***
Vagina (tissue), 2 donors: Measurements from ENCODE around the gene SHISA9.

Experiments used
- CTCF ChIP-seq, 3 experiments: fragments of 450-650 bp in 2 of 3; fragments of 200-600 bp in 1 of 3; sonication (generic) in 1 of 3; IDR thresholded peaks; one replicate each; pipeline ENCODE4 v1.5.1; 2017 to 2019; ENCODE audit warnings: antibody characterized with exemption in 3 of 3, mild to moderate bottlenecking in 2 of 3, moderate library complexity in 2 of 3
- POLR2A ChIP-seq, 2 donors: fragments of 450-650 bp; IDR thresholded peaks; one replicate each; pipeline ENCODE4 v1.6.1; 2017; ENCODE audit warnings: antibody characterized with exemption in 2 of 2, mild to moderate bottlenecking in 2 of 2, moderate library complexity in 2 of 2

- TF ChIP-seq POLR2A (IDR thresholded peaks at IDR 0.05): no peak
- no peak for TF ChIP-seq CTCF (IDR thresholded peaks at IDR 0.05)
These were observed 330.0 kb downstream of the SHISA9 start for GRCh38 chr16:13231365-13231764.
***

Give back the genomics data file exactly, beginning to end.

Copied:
Vagina (tissue), 2 donors: Measurements from ENCODE around the gene SHISA9.

Experiments used
- CTCF ChIP-seq, 3 experiments: fragments of 450-650 bp in 2 of 3; fragments of 200-600 bp in 1 of 3; sonication (generic) in 1 of 3; IDR thresholded peaks; one replicate each; pipeline ENCODE4 v1.5.1; 2017 to 2019; ENCODE audit warnings: antibody characterized with exemption in 3 of 3, mild to moderate bottlenecking in 2 of 3, moderate library complexity in 2 of 3
- POLR2A ChIP-seq, 2 donors: fragments of 450-650 bp; IDR thresholded peaks; one replicate each; pipeline ENCODE4 v1.6.1; 2017; ENCODE audit warnings: antibody characterized with exemption in 2 of 2, mild to moderate bottlenecking in 2 of 2, moderate library complexity in 2 of 2

- TF ChIP-seq POLR2A (IDR thresholded peaks at IDR 0.05): no peak
- no peak for TF ChIP-seq CTCF (IDR thresholded peaks at IDR 0.05)
These were observed 330.0 kb downstream of the SHISA9 start for GRCh38 chr16:13231365-13231764.